Presents of mind: Stuck for a Christmas gift idea?
Whether it’s music, movies or television, we’re here to save the day
Jenna Coleman as the eponymous queen in ITV’s ‘Victoria’, a series from the old school
Prime among the nostalgic delights is the enormous David Bowie boxed set ‘Who Can I Be Now 1974-1976’
‘Fargo’ season two was one of film director Lenny Abrahamson’s cultural highlights of 2016. Photograph: Alan Betson
It’s Christmas. Time to give people you love stuff they hate. There’s every chance that Andy Williams CD you bought Uncle Joe in 1997 is still in its shrink-wrap. Fear not. We are here to offer suggestions for every mood imaginable.
For the mellow fellows
Do they want to laugh at something a bit more sophisticated? Then have them chortle at Whit Stillman’s unexpectedly fast-paced Jane Austen adaptation Love & Friendship: filmed locally, beautifully cast. If still more calmness is required, then curl up with the complete series of ITV’s Victoria. Jenna Coleman plays that Queen in a series from the old school. For imaginative calm, grab a copy of Laura Mvula’s delectable LP The Dreaming Room: soul with a luscious classical flavour. If your mellow friend has been especially good then they deserve a copy of Before the Dawn, the massive boxed set of Kate Bush’s 2014 live shows.
For the serious set
It’s been an amazing year for Irish film and Lenny Abrahamson’s inspiring Room, an Oscar winner in February, comes with a fascinating commentary led by the director. If you’re feeling indulgent, the new boxed set of Krzysztof Kielowski’s Dekolog and Other TV work comprises an essential collection of powerful images. In celebration of Steve Reich’s 80th birthday, we find The ECM Recordings bringing together some of the minimalist’s greatest work on three CDs. Nick Cave’s stunning Skeleton Tree, released in the aftermath of his son’s death, is among the year’s most harrowing LPs.
Younger folk want fun of various hues
Few films this year have been quite so much fun as Disney’s live-action remake of The Jungle Book. Couple that DVD or Blu Ray with Finding Dory and you have a whole afternoon of high-quality entertainment. If the tiny ones have any taste they will also savour the vintage series The Animals of Farthing Wood, which has just been released in a scrumptious six-DVD set. Can they still not be content? Well, The Angry Birds movie ended up being many times better than we had a right to expect.
Friends who like it hard and loud
If Robert Eggers’s The Witch really is a horror film – and it might be a historical fable – then it is the best horror film of the year. A double bill with Jeremy Saulnier’s brilliant Green Room, an extraordinary siege film, will make the evening fly by. If loudness is your pal’s thing, then they’ll savour Led Zeppelin’s The Complete BBC Sessions. The three-CD set is nice. The vinyl version is even nicer. If you’re not so quite loaded – and in search of adventurous metal – then consider The Gospel by Norwegian weirdos Årabrot.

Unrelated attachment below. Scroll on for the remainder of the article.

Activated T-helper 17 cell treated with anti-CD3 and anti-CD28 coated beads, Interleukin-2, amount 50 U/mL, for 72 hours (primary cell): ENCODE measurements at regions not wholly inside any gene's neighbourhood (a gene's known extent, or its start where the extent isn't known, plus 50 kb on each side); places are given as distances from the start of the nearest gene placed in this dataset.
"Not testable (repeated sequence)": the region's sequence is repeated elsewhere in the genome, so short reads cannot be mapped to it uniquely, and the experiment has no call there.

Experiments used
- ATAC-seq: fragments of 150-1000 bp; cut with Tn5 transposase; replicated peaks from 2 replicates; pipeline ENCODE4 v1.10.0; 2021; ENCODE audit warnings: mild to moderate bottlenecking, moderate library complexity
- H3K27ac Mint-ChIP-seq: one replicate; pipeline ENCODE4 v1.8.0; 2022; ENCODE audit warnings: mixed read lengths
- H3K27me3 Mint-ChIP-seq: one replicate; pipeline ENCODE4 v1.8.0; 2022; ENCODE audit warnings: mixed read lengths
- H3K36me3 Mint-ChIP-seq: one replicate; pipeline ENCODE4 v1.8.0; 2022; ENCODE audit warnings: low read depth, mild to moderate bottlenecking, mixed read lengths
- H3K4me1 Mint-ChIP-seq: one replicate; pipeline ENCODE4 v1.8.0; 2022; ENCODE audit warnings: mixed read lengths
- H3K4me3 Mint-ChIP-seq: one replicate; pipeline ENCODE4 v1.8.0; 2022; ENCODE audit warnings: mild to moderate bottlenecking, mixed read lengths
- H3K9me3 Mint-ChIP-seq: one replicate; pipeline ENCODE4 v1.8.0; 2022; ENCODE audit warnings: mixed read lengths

Old git who can’t let the 1970s go.
There is so much this year for the 1970s addict. Prime among the nostalgic delights is the enormous David Bowie boxed set Who Can I Be Now 1974-1976. Comprising unreleased material, the package includes an entire album that was put together before the great man moved on to Young Americans. There have been several boxes of The World at War, classic series on the second World War, but the latest is the first to offer the original full-screen format. Gerry Anderson’s great contemporaneous science fiction show UFO is also out in a lovely new box. Mmm!
The adventurous sort with an open mind
Esperanza Spalding’s Emily’s D+Evolution is a real contender for the best and most underrated album of the year. The jazz bassist takes in a wide range of styles – jazz funk to avant garde to straight-up pop – in a work that confounds expectations at every turn. Matteo Garrone’s film Tale of Tales is a delicious reimagining of Italian folk tales that manages to be as romantic as it is horrid. The soundtrack LP to Brady Corbet’s debut film The Childhood of a Leader (not yet on DVD, alas) finds the great Scott Walker sawing away to unusually melodic effect.
For the fan of local heroes
There are unending delights for those who like to keep it domestic. John Carney’s wonderful musical Sing Street, set in Dublin during the 1980s, has received an attractive DVD and Blu Ray release. The Gloaming 2 by The Gloaming offers yet more nuanced delight from the folk super-group. Van Morrison’s Keep Me Singing, his 36th album, continues to deliver the expected comfort sounds, but the real treat for Morrisonions (Vannies?) is the indescribably delicious It’s Too Late to Stop Now . . . Volumes II, III, IV & DVD. The set offers endless hitherto unreleased takes from the 1973 tour that inspired the original double LP.
LENNY ABRAHAMSON, OSCAR NOMINATED DIRECTOR OF ROOM, ON A FEW CULTURAL HIGHLIGHTS
I didn’t connect with the first season of Fargo on FX but I heard great things about season two and when I watched it I was completely seduced. Kirsten Dunst and Jesse Plemons are spectacular at the centre of the story. It’s as good as it gets on US cable and that’s pretty good. The fine four-disc DVD issue features a documentary on the films of Ronald Reagan with an audio commentary by square-jawed Bruce Campbell (who plays a version of the president). There is also a decent documentary on the creation of Fargo: Year Two. Towards the end of the year I saw two superbly made Polish films which moved me greatly: The Last Family and The United States of Love. Representaives from the IFI ere at the same festival in Poland, so I think there’s a good chance they’ll get an airing, at least in Dublin.